Posted Monday, October 8th, 2018
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The following story is from the Guardian, which reports how fifty local authorities have put in place PSPOs prohibiting begging and loitering. Bear in mind these local authorities are the same ones entrusted with sorting out empty homes.

Growing numbers of vulnerable homeless people are being fined, given criminal convictions and even imprisoned for begging and rough sleeping, the Guardian can reveal.

Despite updated Home Office guidance at the start of the year, which instructs councils not to target people for being homeless and sleeping rough, the Guardian has found over 50 local authorities with public space protection orders (PSPOs) in place

Homeless people are banned from town centres, routinely fined hundreds of pounds and sent to prison if caught repeatedly asking for money in some cases. Local authorities in England and Wales have issued hundreds of fixed-penalty notices and pursued criminal convictions for “begging”, “persistent and aggressive begging” and “loitering” since they were given strengthened powers to combat antisocial behaviour in 2014 by then home secretary, Theresa May.

Cases include a man jailed for four months for breaching a criminal behaviour order (CBO) in Gloucester for begging – about which the judge admitted “I will be sending a man to prison for asking for food when he was hungry” – and a man fined £105 after a child dropped £2 in his sleeping bag.

Data obtained by the Guardian through freedom of information found that at least 51 people have been convicted of breaching a PSPO for begging or loitering and failing to pay the fine since 2014, receiving CBOs in some cases and fines up to £1,100. Hundreds of fixed-penalty notices have been issued.

 

Lawyers, charities and campaigners described the findings as “grotesque inhumanity”, saying disadvantaged groups were fined for being poor. They said civil powers were being used by overzealous councils who wanted to sweep inconveniences off their streets and sanitise town centres.

Councils use a range of tools to crack down on begging, but PSPOs are the most popular. Breaching a PSPO can lead to a £100 fixed-penalty notice, but offenders face a summary conviction, sometimes a criminal behaviour order (CBO) banning an individual for future begging and a fine of up to £1,000 if they fail to pay. Violating a CBO can result in five years in prison.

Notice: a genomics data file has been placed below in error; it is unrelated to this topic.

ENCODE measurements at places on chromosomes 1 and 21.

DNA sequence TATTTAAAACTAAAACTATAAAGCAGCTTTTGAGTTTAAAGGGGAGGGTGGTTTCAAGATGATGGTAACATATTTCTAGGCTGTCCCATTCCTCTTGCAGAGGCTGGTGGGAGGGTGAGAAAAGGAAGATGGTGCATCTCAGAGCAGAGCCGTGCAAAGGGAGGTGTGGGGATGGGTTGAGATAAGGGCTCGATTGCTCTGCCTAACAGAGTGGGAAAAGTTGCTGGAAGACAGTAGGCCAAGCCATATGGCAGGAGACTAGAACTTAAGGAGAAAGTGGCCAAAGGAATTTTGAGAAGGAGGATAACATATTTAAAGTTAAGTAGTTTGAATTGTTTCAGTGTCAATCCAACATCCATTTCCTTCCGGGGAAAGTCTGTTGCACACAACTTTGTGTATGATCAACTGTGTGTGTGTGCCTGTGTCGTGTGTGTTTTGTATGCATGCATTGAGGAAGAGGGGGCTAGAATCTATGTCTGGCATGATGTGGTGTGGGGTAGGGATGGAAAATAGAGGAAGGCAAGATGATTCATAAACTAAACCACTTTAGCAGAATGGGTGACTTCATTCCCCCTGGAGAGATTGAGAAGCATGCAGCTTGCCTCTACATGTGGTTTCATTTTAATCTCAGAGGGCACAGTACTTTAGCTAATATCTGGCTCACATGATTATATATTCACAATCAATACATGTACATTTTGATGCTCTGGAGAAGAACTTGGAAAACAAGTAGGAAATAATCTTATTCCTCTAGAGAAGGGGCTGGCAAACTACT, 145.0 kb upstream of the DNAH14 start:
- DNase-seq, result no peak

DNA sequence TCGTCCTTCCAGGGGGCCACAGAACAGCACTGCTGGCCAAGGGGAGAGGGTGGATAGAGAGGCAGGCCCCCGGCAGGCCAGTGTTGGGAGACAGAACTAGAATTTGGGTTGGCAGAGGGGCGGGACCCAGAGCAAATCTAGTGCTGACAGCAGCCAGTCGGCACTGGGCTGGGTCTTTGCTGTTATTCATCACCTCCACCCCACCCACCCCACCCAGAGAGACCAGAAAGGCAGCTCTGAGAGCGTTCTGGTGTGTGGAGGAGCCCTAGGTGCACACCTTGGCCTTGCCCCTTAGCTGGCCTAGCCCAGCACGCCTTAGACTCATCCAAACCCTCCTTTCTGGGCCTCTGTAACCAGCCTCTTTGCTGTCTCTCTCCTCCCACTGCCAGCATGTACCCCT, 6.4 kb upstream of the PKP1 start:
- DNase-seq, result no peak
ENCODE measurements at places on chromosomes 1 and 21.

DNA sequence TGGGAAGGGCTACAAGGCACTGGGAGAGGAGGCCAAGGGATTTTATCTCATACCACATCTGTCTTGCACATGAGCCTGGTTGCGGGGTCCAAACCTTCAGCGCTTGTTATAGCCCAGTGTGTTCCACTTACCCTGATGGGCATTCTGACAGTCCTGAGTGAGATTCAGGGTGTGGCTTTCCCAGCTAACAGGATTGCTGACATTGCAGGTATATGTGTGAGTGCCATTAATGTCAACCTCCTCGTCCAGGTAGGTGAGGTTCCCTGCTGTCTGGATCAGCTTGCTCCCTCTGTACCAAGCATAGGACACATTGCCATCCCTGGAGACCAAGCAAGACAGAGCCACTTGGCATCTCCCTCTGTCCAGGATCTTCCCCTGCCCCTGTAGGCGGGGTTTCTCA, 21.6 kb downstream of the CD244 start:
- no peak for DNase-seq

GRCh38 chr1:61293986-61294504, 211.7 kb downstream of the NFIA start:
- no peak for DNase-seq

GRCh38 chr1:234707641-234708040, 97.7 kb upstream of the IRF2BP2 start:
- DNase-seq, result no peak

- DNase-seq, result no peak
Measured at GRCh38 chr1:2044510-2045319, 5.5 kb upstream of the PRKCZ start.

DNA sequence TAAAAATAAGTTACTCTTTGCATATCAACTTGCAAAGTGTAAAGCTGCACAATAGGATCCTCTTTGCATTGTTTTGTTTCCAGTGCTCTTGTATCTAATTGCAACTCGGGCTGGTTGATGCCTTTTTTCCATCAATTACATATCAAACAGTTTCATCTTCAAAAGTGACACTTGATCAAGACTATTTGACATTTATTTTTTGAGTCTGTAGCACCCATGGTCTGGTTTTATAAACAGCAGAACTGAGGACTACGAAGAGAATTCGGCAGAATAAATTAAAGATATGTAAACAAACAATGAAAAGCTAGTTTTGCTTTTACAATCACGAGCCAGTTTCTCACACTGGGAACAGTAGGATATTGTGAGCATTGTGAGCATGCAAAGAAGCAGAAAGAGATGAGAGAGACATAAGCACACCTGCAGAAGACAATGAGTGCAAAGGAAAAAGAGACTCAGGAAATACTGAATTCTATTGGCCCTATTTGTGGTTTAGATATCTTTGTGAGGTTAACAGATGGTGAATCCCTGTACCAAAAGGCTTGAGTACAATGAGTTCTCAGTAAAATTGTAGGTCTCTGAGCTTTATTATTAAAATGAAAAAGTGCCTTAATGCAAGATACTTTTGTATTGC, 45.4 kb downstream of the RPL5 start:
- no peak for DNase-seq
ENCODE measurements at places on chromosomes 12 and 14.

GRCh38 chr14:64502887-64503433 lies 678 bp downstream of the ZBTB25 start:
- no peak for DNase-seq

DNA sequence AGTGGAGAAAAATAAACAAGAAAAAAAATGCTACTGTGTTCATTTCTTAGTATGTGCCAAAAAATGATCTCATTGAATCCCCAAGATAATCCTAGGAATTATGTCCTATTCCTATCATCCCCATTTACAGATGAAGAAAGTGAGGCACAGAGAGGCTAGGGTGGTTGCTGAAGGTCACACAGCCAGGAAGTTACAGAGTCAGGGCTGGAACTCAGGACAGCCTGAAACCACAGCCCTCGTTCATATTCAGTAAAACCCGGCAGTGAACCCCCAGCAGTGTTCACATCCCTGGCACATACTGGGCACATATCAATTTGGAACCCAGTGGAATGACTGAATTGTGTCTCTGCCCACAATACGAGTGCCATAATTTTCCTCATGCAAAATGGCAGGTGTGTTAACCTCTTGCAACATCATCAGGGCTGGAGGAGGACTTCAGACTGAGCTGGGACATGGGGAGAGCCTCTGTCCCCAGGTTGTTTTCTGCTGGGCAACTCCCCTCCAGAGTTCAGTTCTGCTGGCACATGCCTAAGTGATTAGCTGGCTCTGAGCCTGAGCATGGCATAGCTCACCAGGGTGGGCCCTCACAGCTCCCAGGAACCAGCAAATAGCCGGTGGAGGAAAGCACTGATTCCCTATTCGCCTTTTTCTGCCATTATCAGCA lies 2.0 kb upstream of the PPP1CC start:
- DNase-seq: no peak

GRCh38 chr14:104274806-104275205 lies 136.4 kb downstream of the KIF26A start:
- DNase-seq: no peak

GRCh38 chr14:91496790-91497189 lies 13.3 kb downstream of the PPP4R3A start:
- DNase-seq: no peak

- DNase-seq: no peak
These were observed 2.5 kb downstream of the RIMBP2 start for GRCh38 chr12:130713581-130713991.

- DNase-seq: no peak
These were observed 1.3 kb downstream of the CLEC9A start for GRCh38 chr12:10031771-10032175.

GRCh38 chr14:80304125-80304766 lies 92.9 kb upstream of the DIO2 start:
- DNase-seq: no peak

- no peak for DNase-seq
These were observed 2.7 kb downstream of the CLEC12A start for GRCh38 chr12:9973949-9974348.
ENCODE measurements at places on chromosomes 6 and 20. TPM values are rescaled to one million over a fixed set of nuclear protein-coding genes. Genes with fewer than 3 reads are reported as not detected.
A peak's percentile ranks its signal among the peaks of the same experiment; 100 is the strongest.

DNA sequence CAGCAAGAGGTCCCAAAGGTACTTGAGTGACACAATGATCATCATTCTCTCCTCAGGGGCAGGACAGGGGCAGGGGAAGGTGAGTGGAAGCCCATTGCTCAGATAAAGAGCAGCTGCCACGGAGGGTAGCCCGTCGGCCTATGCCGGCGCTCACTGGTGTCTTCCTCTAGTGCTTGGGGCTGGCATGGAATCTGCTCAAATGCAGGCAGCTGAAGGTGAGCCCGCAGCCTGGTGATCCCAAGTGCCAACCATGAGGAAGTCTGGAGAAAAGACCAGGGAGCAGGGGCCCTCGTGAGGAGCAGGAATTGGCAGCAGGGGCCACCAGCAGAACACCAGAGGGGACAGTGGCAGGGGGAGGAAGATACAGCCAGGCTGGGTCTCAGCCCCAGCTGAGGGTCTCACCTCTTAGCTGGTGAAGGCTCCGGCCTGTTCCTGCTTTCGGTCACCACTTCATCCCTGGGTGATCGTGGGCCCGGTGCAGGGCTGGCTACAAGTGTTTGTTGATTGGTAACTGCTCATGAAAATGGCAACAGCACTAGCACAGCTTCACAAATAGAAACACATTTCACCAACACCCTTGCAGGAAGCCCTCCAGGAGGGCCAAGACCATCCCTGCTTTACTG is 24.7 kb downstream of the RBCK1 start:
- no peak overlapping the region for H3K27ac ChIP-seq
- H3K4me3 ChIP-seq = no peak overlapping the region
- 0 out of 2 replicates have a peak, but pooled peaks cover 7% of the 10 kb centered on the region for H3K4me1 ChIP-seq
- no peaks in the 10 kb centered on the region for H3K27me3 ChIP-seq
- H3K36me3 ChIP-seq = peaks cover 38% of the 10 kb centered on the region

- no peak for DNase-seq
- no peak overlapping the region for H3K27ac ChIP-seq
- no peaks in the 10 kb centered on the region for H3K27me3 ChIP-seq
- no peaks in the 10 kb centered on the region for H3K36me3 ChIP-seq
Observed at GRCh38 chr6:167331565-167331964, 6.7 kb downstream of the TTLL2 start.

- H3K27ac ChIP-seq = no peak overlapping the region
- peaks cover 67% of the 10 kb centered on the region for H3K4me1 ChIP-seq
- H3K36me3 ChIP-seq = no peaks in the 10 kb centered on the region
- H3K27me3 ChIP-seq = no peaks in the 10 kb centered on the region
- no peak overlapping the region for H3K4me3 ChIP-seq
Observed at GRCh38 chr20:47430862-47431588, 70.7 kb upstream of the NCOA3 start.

Rosie Brighouse, a lawyer for Liberty, said: “We warned from the start that PSPOs were far too broad and ripe for misuse by over-zealous councils wanting to sweep inconveniences off their streets. Now we see dozens of local authorities using them to target marginalised groups and fine people for being poor.”

Campaigners say bans on drinking alcohol and swearing in town centres are also being used to target homeless people, but councils insist PSPOs are only being used to target antisocial behaviour, not homelessness and rough sleeping. In a few cases, people who are not homeless have been prosecuted for begging.

Brighouse added: “This approach just pushes people into debt or the criminal justice system.”

May introduced PSPOs in 2014 to restrict how a particular area could be used.

In December 2017, then home secretary Amber Rudd told councils not to misuse antisocial behaviour laws by targeting homeless people. New guidance says PSPOs “should not be used to target people based solely on the fact that someone is homeless or rough sleeping, as this in itself is unlikely to mean that such behaviour is having an unreasonably detrimental effect on the community’s quality of life which justifies the restrictions imposed”.

But councils that use PSPOs to ban begging and related activities from their town centres insist the measures are not targeted at homeless people.

Kettering borough council, which hailed what they believed to be “the most criminal behaviours orders issued at once on the back of convictions” for begging after they took 10 people to court for breaching PSPOs in May 2017, said: “The PSPO is used to address antisocial behaviours in the town centre. During the course of their work, if our staff identify individuals in need of support, they refer people to the appropriate agencies for help. The council is very proactive in this regard.”

Some charities have called on the government to scrap PSPOs entirely, arguing they are an example of abuse of power and do not help take people off the streets, but push them further into debt and the criminal justice system.

Josie Appleton, director of the Manifesto Club campaign against hyper-regulation of everyday life said: “It’s a travesty that people who most need our help are being treated like they are scum … how do you treat the poor? The fact they are being seen as a messy thing is grotesque inhumanity and lots of places with these orders in place have faced huge public outcry to the orders.”

She added: “It’s this kind of very harsh officious mentality … it’s not to do with representing people but airbrushing things.”

The impact on homeless people, Appleton said, includes them being run out of town or if they re-offend they face imprisonment, making it harder to get back on their feet and find work.

When contacted by the Guardian, a Home Office spokesperson said: “We are clear that PSPOs should be used proportionately to tackle antisocial behaviour, and not to target specific groups or the most vulnerable in our communities. We set this out clearly when in December last year we refreshed the statutory guidance for frontline professionals on the use of the antisocial behaviour powers.

“It is for local agencies to determine whether their use of the powers is appropriate and that they are meeting the legal tests set out in the legislation. The government is committed to tackling and reducing homelessness and to offer support to the most vulnerable in our society.”

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